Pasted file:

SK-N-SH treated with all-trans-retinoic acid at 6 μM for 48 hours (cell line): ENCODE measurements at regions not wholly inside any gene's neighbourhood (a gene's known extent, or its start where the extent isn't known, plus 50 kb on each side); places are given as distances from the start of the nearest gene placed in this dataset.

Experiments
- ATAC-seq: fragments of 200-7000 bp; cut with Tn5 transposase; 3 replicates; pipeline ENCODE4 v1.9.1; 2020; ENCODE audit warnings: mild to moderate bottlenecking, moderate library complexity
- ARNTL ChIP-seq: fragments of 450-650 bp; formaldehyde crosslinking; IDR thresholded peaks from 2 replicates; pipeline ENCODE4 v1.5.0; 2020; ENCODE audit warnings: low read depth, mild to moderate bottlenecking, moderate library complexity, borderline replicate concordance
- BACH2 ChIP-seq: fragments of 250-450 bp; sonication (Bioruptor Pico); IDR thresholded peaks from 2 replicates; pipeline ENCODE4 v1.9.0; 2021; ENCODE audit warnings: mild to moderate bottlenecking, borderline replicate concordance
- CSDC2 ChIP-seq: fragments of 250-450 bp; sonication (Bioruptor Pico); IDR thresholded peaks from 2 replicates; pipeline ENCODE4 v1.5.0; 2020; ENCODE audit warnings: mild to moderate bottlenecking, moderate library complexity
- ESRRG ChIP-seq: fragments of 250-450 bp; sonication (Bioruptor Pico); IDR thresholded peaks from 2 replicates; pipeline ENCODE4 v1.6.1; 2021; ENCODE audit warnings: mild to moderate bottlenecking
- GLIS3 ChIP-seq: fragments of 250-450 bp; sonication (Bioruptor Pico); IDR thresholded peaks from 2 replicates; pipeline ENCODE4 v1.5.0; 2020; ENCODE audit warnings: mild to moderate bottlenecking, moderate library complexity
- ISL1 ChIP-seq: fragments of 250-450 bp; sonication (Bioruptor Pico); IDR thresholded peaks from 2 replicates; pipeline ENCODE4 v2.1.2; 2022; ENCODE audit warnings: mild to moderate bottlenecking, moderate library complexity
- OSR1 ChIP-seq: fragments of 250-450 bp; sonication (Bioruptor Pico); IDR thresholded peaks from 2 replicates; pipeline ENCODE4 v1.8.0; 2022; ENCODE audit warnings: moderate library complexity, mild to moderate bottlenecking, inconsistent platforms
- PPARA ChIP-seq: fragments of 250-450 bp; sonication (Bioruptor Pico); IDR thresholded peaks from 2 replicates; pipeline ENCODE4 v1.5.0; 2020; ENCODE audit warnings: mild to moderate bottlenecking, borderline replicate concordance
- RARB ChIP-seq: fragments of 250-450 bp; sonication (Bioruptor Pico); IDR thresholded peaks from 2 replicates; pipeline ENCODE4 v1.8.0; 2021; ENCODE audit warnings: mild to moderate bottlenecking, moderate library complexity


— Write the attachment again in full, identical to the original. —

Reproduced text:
SK-N-SH treated with all-trans-retinoic acid at 6 μM for 48 hours (cell line): ENCODE measurements at regions not wholly inside any gene's neighbourhood (a gene's known extent, or its start where the extent isn't known, plus 50 kb on each side); places are given as distances from the start of the nearest gene placed in this dataset.

Experiments
- ATAC-seq: fragments of 200-7000 bp; cut with Tn5 transposase; 3 replicates; pipeline ENCODE4 v1.9.1; 2020; ENCODE audit warnings: mild to moderate bottlenecking, moderate library complexity
- ARNTL ChIP-seq: fragments of 450-650 bp; formaldehyde crosslinking; IDR thresholded peaks from 2 replicates; pipeline ENCODE4 v1.5.0; 2020; ENCODE audit warnings: low read depth, mild to moderate bottlenecking, moderate library complexity, borderline replicate concordance
- BACH2 ChIP-seq: fragments of 250-450 bp; sonication (Bioruptor Pico); IDR thresholded peaks from 2 replicates; pipeline ENCODE4 v1.9.0; 2021; ENCODE audit warnings: mild to moderate bottlenecking, borderline replicate concordance
- CSDC2 ChIP-seq: fragments of 250-450 bp; sonication (Bioruptor Pico); IDR thresholded peaks from 2 replicates; pipeline ENCODE4 v1.5.0; 2020; ENCODE audit warnings: mild to moderate bottlenecking, moderate library complexity
- ESRRG ChIP-seq: fragments of 250-450 bp; sonication (Bioruptor Pico); IDR thresholded peaks from 2 replicates; pipeline ENCODE4 v1.6.1; 2021; ENCODE audit warnings: mild to moderate bottlenecking
- GLIS3 ChIP-seq: fragments of 250-450 bp; sonication (Bioruptor Pico); IDR thresholded peaks from 2 replicates; pipeline ENCODE4 v1.5.0; 2020; ENCODE audit warnings: mild to moderate bottlenecking, moderate library complexity
- ISL1 ChIP-seq: fragments of 250-450 bp; sonication (Bioruptor Pico); IDR thresholded peaks from 2 replicates; pipeline ENCODE4 v2.1.2; 2022; ENCODE audit warnings: mild to moderate bottlenecking, moderate library complexity
- OSR1 ChIP-seq: fragments of 250-450 bp; sonication (Bioruptor Pico); IDR thresholded peaks from 2 replicates; pipeline ENCODE4 v1.8.0; 2022; ENCODE audit warnings: moderate library complexity, mild to moderate bottlenecking, inconsistent platforms
- PPARA ChIP-seq: fragments of 250-450 bp; sonication (Bioruptor Pico); IDR thresholded peaks from 2 replicates; pipeline ENCODE4 v1.5.0; 2020; ENCODE audit warnings: mild to moderate bottlenecking, borderline replicate concordance
- RARB ChIP-seq: fragments of 250-450 bp; sonication (Bioruptor Pico); IDR thresholded peaks from 2 replicates; pipeline ENCODE4 v1.8.0; 2021; ENCODE audit warnings: mild to moderate bottlenecking, moderate library complexity